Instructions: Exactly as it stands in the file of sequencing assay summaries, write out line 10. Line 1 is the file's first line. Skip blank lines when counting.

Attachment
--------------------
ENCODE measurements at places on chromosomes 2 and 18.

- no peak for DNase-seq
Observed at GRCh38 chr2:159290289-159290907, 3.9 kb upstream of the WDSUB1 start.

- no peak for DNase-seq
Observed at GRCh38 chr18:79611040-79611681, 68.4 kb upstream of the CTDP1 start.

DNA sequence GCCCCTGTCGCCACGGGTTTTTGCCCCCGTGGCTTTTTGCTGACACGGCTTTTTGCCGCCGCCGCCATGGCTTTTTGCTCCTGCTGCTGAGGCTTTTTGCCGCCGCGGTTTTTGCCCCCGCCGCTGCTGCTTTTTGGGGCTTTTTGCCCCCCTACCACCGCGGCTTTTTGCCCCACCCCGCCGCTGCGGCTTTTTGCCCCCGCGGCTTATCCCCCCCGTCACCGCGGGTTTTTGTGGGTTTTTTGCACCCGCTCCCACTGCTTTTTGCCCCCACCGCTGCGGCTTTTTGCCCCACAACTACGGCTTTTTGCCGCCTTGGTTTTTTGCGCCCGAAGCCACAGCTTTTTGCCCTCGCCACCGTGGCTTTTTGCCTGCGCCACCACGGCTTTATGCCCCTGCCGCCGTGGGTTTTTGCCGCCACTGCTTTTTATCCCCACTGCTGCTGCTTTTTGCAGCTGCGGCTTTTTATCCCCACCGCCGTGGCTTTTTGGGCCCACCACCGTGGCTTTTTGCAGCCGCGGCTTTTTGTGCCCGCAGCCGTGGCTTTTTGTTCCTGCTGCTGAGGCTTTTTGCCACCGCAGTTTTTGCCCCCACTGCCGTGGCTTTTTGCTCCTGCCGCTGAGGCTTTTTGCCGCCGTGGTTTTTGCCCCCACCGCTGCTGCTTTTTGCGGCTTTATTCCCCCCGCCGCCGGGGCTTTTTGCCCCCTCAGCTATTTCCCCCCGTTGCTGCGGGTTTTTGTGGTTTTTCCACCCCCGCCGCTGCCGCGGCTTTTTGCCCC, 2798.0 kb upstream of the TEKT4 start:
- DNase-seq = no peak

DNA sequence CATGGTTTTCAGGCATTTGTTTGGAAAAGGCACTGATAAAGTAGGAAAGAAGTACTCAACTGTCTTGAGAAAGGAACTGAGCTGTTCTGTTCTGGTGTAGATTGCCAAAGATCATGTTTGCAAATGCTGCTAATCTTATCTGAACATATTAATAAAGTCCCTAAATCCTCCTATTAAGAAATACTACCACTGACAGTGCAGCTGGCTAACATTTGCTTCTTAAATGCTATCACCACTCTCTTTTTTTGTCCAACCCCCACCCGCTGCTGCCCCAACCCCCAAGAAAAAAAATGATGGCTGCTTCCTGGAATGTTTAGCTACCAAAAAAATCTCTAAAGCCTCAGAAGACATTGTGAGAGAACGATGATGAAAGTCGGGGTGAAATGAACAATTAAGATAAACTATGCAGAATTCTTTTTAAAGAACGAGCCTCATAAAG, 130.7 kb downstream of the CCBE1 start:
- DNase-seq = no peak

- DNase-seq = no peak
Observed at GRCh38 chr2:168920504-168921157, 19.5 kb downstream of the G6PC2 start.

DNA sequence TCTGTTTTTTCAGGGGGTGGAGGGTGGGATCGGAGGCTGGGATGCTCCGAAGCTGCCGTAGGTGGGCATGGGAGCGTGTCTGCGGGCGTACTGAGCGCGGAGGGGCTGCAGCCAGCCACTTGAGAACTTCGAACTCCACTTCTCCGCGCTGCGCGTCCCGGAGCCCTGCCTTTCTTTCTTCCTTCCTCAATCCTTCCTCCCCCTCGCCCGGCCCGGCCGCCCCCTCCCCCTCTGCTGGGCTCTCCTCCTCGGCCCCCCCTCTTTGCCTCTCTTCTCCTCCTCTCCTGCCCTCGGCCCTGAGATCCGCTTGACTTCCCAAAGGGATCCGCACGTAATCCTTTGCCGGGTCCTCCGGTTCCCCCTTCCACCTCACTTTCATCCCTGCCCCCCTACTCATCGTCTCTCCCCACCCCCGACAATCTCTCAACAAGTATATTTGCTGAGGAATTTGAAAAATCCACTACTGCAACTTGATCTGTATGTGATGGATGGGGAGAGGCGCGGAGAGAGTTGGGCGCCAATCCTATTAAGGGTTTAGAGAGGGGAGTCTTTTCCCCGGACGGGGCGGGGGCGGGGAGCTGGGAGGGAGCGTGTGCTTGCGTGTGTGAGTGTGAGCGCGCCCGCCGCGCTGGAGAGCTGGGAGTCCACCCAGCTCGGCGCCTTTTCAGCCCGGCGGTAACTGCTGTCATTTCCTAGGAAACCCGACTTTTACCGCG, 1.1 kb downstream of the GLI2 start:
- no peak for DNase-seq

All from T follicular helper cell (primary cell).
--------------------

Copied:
- DNase-seq = no peak